As the body develops a higher tolerance to certain drugs, addiction can result. Addiction, according to the National Institute on Drug Abuse, is a treatable condition that can be managed and controlled with certain treatment programs. There are several types of effective treatments available. Some individuals will require inpatient treatment for a period of time that is determined by their specific illness. Other individuals can be effectively treated for their drug addiction in an outpatient setting. It is important to remember that drug abuse and addiction are unique to an individual. Because drug addiction is a mental disorder that is often co-occurring with other mental illness, such as anxiety, depression, and even schizophrenia, every person brings to their illness their own set of circumstances, inherent belief systems, and personal needs for help.
Symptoms of Codeine Abuse May Not Be Obvious
The symptoms of codeine abuse can be similar to the symptoms of other types of drug abuse. The symptoms that someone on the outside of the problem looks for are different than the symptoms someone may experience personally if they suspect they may have a problem with the prescription drug codeine. For instance, according to the Mayo Clinic, someone who personally may have an issue with codeine abuse may want to ask themselves the following questions to determine if they should seek help:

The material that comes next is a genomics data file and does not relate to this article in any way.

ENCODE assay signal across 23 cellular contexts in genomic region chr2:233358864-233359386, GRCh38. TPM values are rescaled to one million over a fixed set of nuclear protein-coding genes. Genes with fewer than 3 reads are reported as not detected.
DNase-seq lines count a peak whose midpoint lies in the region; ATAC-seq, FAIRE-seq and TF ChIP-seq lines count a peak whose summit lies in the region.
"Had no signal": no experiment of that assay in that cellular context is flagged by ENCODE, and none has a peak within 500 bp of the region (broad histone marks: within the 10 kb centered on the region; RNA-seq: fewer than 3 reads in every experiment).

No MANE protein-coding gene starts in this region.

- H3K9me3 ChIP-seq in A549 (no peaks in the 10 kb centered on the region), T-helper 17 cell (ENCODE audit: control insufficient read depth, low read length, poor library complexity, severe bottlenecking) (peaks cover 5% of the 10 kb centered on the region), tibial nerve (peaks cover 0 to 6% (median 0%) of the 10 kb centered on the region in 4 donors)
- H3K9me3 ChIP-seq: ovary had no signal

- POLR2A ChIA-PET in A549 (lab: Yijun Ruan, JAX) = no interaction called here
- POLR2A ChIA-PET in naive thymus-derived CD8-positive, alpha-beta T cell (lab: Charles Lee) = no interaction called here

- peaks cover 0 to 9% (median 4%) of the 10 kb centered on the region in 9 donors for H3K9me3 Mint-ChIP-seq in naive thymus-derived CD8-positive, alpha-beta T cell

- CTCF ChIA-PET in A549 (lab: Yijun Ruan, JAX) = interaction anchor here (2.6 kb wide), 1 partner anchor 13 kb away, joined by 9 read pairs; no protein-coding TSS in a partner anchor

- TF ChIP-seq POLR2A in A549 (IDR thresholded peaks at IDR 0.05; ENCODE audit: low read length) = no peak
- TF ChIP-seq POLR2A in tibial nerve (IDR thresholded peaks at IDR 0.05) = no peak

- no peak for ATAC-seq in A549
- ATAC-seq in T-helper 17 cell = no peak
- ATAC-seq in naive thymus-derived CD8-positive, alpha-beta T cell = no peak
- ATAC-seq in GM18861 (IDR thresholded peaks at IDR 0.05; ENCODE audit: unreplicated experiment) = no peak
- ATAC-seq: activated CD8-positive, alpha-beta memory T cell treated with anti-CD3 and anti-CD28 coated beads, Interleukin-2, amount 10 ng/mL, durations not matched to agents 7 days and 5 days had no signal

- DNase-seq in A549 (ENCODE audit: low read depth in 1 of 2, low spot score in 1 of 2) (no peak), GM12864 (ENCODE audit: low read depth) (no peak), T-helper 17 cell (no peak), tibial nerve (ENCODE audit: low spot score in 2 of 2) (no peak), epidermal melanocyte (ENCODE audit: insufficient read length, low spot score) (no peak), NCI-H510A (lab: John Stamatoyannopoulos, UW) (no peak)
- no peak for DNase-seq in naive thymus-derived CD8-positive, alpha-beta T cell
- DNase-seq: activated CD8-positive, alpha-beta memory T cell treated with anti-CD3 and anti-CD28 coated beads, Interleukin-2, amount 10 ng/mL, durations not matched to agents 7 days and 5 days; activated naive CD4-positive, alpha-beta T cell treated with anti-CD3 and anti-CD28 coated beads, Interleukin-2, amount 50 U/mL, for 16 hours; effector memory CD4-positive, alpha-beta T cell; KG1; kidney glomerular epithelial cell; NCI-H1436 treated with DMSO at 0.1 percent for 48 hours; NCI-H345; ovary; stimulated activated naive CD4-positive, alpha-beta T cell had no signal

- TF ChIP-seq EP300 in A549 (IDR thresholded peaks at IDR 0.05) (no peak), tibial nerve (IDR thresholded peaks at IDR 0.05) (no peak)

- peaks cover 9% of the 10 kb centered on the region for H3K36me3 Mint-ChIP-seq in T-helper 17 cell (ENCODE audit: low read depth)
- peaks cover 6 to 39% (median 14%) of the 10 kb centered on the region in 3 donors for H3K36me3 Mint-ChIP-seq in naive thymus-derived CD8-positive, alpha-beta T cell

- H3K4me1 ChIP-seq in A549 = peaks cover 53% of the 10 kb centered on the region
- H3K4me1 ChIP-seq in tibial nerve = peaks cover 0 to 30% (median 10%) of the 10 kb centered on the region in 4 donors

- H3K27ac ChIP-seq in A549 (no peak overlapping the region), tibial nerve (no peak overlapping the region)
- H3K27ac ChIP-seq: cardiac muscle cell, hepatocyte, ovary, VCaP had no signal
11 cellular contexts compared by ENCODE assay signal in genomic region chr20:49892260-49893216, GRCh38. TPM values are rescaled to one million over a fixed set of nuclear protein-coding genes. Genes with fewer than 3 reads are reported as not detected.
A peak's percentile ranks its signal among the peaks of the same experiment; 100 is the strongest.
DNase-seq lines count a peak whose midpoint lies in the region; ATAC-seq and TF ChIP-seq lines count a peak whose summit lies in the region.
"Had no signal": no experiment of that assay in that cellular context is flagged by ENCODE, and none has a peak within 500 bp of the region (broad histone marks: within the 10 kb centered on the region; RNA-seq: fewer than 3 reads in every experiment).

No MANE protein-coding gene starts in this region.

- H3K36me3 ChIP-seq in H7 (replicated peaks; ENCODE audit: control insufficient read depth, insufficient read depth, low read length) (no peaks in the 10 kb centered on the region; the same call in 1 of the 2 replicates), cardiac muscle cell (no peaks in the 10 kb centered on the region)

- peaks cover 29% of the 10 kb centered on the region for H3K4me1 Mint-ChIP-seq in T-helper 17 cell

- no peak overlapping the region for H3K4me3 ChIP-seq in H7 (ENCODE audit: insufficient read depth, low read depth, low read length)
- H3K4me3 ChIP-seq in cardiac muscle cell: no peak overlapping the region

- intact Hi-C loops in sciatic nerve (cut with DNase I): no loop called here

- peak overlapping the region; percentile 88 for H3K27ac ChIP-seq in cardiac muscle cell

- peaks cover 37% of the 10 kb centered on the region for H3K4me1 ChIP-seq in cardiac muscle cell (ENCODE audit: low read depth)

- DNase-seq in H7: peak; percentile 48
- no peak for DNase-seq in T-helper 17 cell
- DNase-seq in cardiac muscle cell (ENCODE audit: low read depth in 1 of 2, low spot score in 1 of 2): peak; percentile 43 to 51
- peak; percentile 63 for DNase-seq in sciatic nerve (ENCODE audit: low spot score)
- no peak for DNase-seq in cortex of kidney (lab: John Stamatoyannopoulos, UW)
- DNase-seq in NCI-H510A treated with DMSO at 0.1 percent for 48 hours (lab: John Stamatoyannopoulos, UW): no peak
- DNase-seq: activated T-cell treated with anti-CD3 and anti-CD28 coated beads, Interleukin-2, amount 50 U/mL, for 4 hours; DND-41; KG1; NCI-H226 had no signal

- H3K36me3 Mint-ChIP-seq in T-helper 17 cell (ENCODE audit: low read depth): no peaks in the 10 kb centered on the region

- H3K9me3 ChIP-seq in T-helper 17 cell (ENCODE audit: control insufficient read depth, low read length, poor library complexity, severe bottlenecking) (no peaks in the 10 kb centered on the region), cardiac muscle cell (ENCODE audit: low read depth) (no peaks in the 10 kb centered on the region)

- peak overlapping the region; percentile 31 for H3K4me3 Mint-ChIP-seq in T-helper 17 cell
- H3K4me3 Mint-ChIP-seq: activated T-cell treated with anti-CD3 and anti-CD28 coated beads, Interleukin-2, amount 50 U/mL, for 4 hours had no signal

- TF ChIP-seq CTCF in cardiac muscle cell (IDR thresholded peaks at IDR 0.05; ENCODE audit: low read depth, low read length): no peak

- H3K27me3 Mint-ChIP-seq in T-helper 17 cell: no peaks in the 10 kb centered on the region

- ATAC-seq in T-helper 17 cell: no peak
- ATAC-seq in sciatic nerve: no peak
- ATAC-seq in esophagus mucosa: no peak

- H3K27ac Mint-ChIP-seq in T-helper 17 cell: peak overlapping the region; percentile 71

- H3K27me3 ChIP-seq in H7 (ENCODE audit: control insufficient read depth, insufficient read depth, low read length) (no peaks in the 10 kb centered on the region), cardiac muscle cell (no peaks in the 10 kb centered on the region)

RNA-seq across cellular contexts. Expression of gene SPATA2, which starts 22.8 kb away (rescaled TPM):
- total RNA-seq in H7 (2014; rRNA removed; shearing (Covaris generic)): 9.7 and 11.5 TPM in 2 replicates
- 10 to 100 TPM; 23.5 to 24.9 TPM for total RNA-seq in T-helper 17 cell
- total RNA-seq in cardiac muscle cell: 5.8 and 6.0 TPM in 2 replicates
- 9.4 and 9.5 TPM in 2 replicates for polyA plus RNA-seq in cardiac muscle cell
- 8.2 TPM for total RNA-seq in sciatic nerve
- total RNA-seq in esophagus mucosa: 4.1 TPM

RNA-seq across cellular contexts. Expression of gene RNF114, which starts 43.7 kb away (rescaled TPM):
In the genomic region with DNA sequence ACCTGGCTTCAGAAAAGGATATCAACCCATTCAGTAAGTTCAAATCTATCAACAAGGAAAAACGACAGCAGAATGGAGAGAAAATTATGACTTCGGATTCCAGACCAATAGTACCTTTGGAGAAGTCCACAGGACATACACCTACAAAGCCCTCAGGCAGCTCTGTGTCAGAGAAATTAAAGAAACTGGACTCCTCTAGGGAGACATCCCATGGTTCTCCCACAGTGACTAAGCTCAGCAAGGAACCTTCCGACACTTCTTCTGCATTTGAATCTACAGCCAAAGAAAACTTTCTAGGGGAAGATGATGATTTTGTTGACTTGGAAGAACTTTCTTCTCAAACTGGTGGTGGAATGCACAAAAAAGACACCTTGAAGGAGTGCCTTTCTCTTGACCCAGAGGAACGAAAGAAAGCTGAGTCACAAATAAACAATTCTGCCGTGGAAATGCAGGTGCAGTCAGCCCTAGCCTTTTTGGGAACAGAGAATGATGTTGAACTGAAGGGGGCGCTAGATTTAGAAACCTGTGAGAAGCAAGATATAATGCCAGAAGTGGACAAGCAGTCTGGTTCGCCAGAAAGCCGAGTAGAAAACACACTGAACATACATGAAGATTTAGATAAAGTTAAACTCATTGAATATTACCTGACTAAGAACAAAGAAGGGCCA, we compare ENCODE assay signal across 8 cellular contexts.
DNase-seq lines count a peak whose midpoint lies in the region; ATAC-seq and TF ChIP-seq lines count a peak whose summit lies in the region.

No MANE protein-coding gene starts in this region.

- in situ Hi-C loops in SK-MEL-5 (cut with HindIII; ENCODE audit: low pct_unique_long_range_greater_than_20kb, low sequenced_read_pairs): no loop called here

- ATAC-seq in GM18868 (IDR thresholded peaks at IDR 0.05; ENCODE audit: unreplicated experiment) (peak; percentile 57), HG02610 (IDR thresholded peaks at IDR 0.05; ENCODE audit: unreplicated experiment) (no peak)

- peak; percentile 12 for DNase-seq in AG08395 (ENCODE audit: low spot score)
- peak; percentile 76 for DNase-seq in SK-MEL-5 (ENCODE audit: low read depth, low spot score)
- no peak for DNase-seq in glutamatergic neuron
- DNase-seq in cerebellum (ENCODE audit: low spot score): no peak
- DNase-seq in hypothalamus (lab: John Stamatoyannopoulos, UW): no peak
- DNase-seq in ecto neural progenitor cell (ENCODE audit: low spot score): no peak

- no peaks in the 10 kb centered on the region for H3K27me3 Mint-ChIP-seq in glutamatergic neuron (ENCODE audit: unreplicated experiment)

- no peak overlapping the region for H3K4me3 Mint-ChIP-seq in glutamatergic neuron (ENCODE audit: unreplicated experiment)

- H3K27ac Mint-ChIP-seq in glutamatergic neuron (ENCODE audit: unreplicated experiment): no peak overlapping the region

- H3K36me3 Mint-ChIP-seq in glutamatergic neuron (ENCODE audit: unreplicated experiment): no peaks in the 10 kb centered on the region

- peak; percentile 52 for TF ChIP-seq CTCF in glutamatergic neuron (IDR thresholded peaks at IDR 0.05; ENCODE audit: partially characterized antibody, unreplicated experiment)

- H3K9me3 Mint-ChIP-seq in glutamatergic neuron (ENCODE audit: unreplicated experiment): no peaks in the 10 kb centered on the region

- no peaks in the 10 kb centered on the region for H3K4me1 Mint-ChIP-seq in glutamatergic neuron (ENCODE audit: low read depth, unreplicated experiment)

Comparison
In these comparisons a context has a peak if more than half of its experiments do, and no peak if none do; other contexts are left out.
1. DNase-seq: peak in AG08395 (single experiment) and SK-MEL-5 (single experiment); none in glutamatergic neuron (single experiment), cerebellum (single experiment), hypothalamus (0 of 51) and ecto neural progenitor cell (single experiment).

- Do I feel a compulsion to use codeine several times each day?
- Have I tried to stop using codeine unsuccessfully?
- Do I turn to my prescription of codeine to relax or deal with my daily problems?
- Have I spent money that I cannot afford, putting aside financial responsibilities, to obtain more codeine?
- Is the amount of codeine prescription medication that I have on hand of paramount importance to me?
- Have I found myself driving under the influence of codeine?
- Have I been tempted to, or have I actually, stolen from others in order to obtain drugs or the money for drugs?